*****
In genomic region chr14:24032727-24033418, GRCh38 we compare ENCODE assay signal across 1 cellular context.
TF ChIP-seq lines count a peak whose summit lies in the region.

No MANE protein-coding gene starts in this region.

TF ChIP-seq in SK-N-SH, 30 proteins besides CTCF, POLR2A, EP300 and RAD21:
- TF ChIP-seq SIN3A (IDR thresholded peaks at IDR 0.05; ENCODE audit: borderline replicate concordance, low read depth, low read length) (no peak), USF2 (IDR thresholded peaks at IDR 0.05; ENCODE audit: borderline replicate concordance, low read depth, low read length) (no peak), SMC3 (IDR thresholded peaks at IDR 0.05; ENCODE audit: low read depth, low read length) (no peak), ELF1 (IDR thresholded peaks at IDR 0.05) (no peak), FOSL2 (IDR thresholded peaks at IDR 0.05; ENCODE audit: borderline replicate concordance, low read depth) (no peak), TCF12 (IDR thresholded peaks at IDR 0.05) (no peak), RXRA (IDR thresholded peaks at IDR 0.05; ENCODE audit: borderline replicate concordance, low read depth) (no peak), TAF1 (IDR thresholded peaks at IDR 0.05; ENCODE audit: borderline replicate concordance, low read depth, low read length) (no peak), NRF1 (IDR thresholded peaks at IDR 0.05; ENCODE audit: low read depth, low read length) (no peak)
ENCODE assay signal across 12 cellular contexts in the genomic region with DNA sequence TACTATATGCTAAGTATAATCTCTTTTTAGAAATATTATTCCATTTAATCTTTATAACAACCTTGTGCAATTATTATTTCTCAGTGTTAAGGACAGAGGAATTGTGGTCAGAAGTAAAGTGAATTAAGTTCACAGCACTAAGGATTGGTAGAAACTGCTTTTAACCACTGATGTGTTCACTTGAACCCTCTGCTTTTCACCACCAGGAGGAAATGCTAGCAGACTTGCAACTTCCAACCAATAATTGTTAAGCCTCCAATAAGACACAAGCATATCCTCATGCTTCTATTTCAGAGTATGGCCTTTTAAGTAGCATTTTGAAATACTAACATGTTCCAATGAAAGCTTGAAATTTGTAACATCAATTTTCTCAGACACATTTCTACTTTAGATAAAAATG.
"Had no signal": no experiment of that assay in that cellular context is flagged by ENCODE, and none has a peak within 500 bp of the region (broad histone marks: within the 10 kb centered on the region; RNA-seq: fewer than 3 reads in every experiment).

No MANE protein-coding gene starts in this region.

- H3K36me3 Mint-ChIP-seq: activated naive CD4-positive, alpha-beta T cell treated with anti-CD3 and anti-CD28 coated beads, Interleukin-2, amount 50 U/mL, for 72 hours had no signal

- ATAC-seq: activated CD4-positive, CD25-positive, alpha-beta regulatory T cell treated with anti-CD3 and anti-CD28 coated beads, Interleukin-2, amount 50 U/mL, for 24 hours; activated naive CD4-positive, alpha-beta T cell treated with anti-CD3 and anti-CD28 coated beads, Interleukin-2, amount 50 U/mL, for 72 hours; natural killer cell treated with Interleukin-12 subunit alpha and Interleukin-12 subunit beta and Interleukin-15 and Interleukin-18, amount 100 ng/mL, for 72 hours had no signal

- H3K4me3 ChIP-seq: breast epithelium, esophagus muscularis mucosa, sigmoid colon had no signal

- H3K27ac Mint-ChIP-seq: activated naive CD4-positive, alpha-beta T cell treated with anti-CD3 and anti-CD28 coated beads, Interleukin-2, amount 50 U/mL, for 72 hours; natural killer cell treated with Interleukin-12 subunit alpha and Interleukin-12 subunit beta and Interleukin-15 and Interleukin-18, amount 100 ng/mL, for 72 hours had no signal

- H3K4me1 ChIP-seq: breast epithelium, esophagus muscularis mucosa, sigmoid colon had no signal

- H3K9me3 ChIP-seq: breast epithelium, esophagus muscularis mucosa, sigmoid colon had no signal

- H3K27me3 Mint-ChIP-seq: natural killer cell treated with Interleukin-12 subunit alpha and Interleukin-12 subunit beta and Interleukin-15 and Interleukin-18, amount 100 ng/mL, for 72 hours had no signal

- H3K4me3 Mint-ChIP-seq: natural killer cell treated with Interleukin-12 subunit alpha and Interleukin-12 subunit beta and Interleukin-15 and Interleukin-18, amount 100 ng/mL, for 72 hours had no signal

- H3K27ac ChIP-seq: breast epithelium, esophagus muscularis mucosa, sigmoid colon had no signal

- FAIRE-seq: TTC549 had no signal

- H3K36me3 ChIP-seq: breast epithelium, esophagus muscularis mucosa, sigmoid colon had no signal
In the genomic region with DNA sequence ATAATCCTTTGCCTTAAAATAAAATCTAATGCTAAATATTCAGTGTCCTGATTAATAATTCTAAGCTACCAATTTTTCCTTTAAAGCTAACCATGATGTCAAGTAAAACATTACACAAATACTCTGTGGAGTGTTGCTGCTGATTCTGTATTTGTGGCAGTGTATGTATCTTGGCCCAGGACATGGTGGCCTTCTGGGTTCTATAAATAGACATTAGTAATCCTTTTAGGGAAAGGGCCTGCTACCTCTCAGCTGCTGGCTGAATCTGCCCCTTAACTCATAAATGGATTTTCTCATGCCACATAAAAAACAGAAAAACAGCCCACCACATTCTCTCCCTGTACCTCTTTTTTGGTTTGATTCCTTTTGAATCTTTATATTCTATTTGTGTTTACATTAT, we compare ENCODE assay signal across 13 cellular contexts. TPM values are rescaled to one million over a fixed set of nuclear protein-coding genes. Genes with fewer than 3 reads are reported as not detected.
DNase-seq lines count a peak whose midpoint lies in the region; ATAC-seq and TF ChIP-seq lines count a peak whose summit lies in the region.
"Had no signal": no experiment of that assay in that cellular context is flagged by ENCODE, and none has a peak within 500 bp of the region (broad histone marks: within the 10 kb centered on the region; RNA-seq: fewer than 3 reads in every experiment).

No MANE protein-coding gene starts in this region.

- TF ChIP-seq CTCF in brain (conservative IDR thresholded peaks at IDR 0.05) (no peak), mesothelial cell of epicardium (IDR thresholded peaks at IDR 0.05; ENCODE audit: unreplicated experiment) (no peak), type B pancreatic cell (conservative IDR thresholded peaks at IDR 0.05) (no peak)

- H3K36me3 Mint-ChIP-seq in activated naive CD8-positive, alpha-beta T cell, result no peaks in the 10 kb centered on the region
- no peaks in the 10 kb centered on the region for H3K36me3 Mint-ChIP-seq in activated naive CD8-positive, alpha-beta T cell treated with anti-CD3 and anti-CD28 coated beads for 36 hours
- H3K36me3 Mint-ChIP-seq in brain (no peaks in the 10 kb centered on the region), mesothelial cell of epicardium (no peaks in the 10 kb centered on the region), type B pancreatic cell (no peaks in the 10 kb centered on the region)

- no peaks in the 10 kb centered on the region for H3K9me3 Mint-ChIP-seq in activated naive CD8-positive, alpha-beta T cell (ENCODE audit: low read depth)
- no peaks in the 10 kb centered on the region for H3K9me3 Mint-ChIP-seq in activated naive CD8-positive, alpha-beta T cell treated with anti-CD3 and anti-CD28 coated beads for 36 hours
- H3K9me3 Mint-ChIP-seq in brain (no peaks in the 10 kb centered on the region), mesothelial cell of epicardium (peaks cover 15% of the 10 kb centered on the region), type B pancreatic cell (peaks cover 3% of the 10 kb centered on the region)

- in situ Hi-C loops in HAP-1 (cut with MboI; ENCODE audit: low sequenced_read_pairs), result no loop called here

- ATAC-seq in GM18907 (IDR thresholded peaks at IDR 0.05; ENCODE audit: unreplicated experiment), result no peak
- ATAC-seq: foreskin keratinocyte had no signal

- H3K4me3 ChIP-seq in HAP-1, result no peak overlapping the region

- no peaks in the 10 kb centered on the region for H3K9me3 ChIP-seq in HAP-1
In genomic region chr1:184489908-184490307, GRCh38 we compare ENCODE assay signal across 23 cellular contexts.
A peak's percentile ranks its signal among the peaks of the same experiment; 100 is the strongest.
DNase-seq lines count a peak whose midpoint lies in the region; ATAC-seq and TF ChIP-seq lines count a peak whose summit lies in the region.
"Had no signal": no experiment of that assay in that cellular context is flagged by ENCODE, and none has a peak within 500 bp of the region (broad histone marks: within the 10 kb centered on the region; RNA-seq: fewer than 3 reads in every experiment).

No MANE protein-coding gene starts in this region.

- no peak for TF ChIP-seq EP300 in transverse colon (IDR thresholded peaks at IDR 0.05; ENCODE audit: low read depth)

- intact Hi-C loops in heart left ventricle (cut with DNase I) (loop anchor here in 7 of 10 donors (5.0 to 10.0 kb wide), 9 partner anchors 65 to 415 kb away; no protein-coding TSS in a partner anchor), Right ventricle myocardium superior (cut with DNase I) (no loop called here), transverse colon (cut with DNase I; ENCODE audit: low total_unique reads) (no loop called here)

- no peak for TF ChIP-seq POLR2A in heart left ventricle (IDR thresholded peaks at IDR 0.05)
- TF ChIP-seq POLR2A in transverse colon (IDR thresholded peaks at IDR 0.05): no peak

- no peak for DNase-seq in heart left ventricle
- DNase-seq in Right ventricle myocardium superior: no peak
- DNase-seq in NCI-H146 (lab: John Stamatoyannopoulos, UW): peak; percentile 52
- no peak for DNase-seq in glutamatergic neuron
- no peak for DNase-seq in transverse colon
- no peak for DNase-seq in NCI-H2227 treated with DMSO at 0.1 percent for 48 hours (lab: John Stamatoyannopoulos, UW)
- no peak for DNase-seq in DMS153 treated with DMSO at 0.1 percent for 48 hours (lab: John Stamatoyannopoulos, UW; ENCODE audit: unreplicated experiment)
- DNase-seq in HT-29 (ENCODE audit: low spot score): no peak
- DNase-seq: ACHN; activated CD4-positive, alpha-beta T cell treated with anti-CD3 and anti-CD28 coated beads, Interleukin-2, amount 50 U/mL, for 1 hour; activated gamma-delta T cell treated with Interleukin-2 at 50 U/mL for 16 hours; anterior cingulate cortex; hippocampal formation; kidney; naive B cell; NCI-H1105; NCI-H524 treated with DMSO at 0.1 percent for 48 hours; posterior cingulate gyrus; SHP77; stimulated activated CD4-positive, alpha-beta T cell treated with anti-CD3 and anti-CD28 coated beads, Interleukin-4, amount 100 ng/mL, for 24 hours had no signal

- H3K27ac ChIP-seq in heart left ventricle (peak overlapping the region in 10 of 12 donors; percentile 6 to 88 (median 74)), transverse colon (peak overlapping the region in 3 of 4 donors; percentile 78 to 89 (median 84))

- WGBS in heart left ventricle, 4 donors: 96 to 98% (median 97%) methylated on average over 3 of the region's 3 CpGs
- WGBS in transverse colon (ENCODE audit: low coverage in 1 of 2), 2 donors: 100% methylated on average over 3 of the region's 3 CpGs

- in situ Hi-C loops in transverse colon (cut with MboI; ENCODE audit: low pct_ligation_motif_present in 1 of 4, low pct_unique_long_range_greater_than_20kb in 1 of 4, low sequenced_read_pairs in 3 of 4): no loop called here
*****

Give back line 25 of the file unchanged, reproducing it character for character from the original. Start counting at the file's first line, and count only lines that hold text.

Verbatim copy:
- H3K36me3 Mint-ChIP-seq in activated naive CD8-positive, alpha-beta T cell, result no peaks in the 10 kb centered on the region